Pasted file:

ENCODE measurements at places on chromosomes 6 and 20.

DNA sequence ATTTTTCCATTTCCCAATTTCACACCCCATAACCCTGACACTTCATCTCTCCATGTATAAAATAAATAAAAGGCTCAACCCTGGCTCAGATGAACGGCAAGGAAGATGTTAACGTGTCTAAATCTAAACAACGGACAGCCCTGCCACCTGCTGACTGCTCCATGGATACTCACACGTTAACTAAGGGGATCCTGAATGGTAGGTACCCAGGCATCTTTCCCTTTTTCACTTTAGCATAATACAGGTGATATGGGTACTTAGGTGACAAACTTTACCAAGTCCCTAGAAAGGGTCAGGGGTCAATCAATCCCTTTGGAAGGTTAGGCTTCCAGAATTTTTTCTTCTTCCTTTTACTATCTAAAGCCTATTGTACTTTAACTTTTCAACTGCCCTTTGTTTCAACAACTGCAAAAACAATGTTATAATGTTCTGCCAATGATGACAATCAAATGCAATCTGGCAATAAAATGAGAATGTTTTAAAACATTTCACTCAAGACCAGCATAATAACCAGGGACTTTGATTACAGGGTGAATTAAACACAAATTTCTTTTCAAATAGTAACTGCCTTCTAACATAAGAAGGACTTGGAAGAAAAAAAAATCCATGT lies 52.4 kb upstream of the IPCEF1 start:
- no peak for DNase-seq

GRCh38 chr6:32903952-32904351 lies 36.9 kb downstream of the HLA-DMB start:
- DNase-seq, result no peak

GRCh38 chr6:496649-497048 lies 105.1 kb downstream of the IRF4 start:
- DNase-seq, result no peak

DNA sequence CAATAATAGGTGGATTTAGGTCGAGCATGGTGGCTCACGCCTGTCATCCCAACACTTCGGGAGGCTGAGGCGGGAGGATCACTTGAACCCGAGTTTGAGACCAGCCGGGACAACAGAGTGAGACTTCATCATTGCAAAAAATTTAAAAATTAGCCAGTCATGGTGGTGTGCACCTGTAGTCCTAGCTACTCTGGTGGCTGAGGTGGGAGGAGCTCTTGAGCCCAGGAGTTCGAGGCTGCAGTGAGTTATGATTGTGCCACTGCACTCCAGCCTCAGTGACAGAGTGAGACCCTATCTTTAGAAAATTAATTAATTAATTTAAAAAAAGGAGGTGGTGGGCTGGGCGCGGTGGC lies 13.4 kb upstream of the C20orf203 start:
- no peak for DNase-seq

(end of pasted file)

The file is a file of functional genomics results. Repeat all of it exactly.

ENCODE measurements at places on chromosomes 6 and 20.

DNA sequence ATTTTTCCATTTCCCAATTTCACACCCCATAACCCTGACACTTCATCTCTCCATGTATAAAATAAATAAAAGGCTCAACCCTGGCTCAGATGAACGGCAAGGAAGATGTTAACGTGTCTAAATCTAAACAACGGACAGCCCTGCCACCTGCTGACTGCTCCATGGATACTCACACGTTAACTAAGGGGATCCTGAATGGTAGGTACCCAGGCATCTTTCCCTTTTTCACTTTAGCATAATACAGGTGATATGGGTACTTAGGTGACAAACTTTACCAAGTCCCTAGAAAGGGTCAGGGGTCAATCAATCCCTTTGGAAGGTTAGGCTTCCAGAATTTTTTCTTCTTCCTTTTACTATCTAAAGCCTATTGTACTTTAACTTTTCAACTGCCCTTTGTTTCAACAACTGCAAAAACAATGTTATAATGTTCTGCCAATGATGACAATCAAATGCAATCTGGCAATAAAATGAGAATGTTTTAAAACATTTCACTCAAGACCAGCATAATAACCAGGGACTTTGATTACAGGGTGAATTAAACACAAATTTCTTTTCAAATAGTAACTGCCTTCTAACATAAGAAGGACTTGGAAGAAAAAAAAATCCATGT lies 52.4 kb upstream of the IPCEF1 start:
- no peak for DNase-seq

GRCh38 chr6:32903952-32904351 lies 36.9 kb downstream of the HLA-DMB start:
- DNase-seq, result no peak

GRCh38 chr6:496649-497048 lies 105.1 kb downstream of the IRF4 start:
- DNase-seq, result no peak

DNA sequence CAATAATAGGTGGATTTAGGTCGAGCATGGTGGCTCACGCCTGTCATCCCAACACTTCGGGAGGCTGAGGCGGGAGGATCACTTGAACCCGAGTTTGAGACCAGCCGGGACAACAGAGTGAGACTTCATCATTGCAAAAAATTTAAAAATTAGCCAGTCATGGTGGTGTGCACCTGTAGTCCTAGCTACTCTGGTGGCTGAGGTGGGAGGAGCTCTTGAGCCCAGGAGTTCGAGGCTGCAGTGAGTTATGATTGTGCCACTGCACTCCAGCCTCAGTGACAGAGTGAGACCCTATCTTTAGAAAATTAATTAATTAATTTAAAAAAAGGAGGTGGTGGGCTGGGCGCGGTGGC lies 13.4 kb upstream of the C20orf203 start:
- no peak for DNase-seq